A lesson from Steve Jobs

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I just finished reading Steve Jobs’ biography. It took me a while to read it but I’m happy I bought it. I wasn’t all that sure in advance, and not because I used to work at Microsoft once, but because I just didn’t want to read a book about how great everything at Apple really is thanks to the genius etc etc.

It’s not at all like that. The book manages to give a very real – at least it feels that way – image of Steve Jobs and very human, much more human than how your regular fanboy will be talking about him. And that made it interesting. You get a better idea of how he really was, about the things that made him great, about the people that have been his mentor, about how he often wasn’t really such a nice person, about the genius, …

I made quite a few notes while reading the book, notes about things and ideas that I recognized or that I should look into a bit more. One of those things was the Apple Marketing Philosophy that was written down by Mike Markkula. Short but crystal clear.

  1. Empathy – that intimate connection with the feelings of the consumer to truly understand their needs better than any other company
  2. Focus – eliminate all of the unimportant opportunities in order to do the best job possible
  3. Impute – a company should convey its values in everything it does, from packaging to marketing because ‘people do judge a book by its cover’

You should read the book. Seriously. Not because you want to find out what an epic genius Steve was or anything like that – but because just like Steve you should steal from the best, see things with new eyes, work hard to make them different and don’t stop until they’re perfect. Respect.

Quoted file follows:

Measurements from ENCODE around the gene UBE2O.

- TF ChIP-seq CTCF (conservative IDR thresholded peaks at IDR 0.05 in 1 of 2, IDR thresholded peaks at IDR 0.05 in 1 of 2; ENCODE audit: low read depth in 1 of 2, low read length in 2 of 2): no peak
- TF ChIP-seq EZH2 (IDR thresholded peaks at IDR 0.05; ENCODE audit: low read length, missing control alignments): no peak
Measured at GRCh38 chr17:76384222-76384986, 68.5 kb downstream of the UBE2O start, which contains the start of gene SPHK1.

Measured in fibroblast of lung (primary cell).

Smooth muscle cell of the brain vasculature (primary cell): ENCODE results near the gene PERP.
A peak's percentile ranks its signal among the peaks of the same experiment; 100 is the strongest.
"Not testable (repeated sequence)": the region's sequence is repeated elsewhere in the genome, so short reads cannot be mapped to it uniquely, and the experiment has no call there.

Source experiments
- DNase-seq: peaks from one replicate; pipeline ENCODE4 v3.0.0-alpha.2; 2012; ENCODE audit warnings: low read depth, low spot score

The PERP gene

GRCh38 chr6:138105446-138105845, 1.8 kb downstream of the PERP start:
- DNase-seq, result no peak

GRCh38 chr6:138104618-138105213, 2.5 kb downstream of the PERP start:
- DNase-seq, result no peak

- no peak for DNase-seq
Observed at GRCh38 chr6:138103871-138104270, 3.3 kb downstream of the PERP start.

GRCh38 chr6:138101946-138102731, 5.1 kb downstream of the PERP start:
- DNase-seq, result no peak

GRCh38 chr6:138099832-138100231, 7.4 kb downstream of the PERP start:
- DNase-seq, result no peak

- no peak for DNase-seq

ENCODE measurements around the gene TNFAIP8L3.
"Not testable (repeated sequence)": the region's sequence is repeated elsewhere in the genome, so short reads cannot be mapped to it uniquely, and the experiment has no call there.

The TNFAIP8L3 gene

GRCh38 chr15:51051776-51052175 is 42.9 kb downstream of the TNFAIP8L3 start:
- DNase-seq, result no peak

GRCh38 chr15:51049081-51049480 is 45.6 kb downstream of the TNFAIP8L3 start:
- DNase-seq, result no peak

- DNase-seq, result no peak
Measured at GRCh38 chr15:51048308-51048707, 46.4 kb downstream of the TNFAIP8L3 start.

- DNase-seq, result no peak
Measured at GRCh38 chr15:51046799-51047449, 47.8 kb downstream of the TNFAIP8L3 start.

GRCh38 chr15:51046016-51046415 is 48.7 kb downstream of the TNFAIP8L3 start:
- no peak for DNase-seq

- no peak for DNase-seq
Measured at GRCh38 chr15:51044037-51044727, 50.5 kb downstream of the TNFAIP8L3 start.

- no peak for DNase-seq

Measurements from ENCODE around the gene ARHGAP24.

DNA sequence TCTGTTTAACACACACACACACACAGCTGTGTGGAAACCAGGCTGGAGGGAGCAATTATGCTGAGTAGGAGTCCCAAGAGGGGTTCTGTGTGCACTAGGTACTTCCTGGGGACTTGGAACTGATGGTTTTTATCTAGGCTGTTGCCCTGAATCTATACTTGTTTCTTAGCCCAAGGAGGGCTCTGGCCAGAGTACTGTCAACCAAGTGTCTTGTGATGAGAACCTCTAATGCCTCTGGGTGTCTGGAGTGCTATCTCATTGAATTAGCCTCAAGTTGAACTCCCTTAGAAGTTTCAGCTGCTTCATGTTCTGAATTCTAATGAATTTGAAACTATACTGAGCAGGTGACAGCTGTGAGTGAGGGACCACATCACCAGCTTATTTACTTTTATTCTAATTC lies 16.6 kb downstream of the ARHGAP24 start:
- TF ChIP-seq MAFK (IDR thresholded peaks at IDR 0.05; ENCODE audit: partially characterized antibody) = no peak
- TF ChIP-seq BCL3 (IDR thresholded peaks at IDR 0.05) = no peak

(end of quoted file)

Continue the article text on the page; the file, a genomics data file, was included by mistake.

My next book? Indeed – Steal like an artist, by Austin Kleon.

The privacy manifesto

Today I came across an interesting post on a topic that’s been the subject of quite some discussion during the last few days. Alec Saunders (CEO of iotum) wrote a post called ‘A Privacy Manifesto for the Web 2.0 Era‘ in which he states the right we – consumers – should have online which he calls the 4 principles that form a Privacy Manifesto for this new web era:

Now, what rights should you have? Here are four principles that form a Privacy Manifesto for the Web 2.0 Era (in short):

  1. Every customer has the right to know what private information is being collected
  2. Every customer has the right to know the purpose for which the data is being collected, in advance
  3. Each customer owns his or her personal information
  4. Customers have a right to expect that those collecting their personal information will store it securely

The article also shows what the implications of these principles would be on a couple of examples the author gave in the beginning. Now all interesting, but it got me thinking. This just didn’t seem all the unfamiliar to me, and then when I saw @pascalvanhecke’s reply on Twitter it hit me: of course – this is all in the European law related to the protection of personal data. Read the full text at Wikipedia, but it is interesting to see what the initial guidelines where for this law (which data from 1980):

  1. Notice—data subjects should be given notice when their data is being collected;
  2. Purpose—data should only be used for the purpose stated and not for any other purposes;
  3. Consent—data should not be disclosed without the data subject’s consent;
  4. Security—collected data should be kept secure from any potential abuses;
  5. Disclosure—data subjects should be informed as to who is collecting their data;
  6. Access—data subjects should be allowed to access their data and make corrections to any inaccurate data; and
  7. Accountability—data subjects should have a method available to them to hold data collectors accountable for following the above principles

Again, this isn’t the actual law – but this gives you the best idea of the intention and idea behind it. Read the full text and you’ll see. Interestingly enough, Dennis Howlett wrote a post today saying ‘Did Scoble break EU law on Facebook?‘ which is talking about the same law. And I agree with Dennis, the whole ‘hack’ was appalling to say the least.

[Update: Mike Butcher at Techcrunch UK also links EU laws to data portability]

What do you think?